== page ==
Copied and Pasted... Disruptive mood dysregulation disorder (DMDD) is a condition in which a child is chronically irritable and experiences frequent, severe temper outbursts that seem grossly out of proportion to the situation at hand. DMDD is a new disorder created to more accurately categorize some children who had previously been diagnosed with pediatric bipolar disorder. These children do not experience the episodic mania or hypomania characteristic of bipolar disorder, and they do not typically develop adult bipolar disorder, although they are at elevated risk for depression and anxiety as adults. Unlike pediatric bipolar disorder, DMDD is thought to occur more often in boys than girls.

    To me, DMDD sounds like a temporary diagnosis... But, he said the Dr. We have is a very good one to work with teen girls with this type problem. We are rescheduled to next week.

    Now we are in a hotel room about 120 miles from home for an 8:30 appointment tomorrow morning at the Fetal Alcohol Syndrome (FAS) clinic. I think her problems probably have some Fetal Alcohol Syndrome (FAS) thrown in. She has so many problems with remembering things... On Sunday she told me she would like to donate something to their project at school, for people in nursing homes. I bought some lotion and handed it to her before school on Monday. She forgot it. Same, Tuesday, Wednesday, and today. IQ wise she is pretty much on track... But, she loses things, can't estimate how long it takes to do things, complete assignments, etc.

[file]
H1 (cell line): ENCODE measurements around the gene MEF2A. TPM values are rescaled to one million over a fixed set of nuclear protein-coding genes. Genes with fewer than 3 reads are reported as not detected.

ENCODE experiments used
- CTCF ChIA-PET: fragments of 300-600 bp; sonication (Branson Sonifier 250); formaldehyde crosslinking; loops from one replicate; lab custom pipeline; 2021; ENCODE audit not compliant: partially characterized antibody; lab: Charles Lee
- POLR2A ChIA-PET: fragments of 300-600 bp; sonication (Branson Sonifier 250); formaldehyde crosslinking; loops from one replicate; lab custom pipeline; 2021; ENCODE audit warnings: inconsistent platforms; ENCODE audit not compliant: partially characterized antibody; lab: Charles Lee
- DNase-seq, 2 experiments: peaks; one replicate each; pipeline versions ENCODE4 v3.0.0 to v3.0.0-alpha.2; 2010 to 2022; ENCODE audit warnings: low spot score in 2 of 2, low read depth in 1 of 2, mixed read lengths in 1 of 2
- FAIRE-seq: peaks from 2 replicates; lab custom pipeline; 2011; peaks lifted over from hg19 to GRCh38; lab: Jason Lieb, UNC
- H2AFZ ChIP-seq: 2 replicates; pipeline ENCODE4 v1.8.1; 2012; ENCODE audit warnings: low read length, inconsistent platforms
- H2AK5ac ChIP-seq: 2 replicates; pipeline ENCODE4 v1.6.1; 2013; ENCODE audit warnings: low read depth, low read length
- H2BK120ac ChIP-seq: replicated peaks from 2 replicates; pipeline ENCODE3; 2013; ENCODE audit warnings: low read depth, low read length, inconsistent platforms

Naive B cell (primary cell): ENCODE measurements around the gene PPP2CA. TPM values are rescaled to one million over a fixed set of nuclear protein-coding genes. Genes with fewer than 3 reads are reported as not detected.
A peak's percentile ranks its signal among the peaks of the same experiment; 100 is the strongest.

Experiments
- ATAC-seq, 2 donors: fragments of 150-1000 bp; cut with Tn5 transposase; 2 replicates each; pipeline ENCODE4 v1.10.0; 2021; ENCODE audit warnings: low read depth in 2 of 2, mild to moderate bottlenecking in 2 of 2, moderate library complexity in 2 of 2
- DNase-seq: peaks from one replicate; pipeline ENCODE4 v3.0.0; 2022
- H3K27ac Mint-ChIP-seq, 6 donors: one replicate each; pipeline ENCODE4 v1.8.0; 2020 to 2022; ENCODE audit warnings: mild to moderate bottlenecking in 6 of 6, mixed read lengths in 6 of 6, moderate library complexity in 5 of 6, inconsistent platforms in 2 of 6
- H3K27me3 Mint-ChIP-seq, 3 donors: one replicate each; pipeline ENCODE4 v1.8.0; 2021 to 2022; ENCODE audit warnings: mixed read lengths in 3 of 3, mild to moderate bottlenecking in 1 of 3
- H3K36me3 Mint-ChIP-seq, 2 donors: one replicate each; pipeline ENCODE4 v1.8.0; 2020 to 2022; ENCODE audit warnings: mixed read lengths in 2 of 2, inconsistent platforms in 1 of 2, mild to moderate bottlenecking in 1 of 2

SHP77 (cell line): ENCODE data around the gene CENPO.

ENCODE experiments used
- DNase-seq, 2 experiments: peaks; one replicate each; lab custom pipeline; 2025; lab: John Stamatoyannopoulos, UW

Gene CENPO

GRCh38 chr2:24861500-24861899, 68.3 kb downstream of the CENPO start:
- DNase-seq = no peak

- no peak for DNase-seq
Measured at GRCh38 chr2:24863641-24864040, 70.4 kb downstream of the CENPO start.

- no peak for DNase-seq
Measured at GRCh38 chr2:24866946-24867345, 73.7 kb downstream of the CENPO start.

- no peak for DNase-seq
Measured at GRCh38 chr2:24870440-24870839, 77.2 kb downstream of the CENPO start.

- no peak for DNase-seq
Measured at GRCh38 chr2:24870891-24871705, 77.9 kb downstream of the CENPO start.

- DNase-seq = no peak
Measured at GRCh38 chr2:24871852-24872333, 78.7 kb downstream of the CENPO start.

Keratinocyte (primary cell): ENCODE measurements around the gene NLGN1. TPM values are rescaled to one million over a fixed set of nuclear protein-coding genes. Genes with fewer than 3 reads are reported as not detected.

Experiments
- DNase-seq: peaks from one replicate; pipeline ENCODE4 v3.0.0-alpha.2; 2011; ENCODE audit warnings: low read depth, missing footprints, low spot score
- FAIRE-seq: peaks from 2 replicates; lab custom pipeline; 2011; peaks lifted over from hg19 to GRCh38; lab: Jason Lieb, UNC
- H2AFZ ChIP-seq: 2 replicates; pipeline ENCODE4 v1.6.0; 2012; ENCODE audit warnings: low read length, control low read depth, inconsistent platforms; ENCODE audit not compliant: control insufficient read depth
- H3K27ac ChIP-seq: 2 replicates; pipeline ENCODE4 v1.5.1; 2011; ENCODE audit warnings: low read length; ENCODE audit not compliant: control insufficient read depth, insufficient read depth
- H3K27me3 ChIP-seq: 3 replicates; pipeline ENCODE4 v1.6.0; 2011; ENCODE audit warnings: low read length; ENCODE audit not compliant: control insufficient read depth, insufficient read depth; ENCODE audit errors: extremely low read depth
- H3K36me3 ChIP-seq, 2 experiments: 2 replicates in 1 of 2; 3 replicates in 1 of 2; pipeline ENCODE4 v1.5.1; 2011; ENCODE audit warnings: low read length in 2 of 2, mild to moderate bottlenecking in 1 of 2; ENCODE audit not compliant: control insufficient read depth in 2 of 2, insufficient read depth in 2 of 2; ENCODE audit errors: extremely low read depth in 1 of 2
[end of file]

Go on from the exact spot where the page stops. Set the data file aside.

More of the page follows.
Will post more after we get home tomorrow. Thanks for the advice and your concerns.

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  8. ksm

    ksm Well-Known Member

    New diagnosis... Static encephalopathy. And alcohol exposed. Not Fetal Alcohol Syndrome (FAS). Only one facial part out of three. So now we have those diagnosis, plus the DMDD, ADHD, ans all the other components... Anxiety, depression, poss PTSD.

    Will discuss all this with psychologist next week. KSM
  9. New Leaf

    New Leaf Well-Known Member

    I am glad you are getting answers ksm, how are you holding up through all of this?
    How about your girl?
    This is a quite a journey for you both, your family.
    We are with you......
    Hugs to you both....
  10. ksm

    ksm Well-Known Member

    We just got home. Things went better than I thought. I even told her that maybe when her mom was younger she had the same difficulties, and her parents didn't know what to do to help her, and maybe that is why she has struggled so much... I got a big hug. Bio mom and bio grandma still are drinkers... But at least bio gma had a decent job and a stable husband, that married her after being a single mom. So maybe she had a better support system.

  11. ksm

    ksm Well-Known Member

    Oh, they did encourage us to apply for SSI before she turns 18... So maybe they realize the bumpy road ahead. KSM
  12. New Leaf

    New Leaf Well-Known Member

    She is very fortunate to have you on her side ksm. All of this must be exhausting, but, you are on the way to finding help for her.
    Bless you in the work you are doing to provide love and guidance.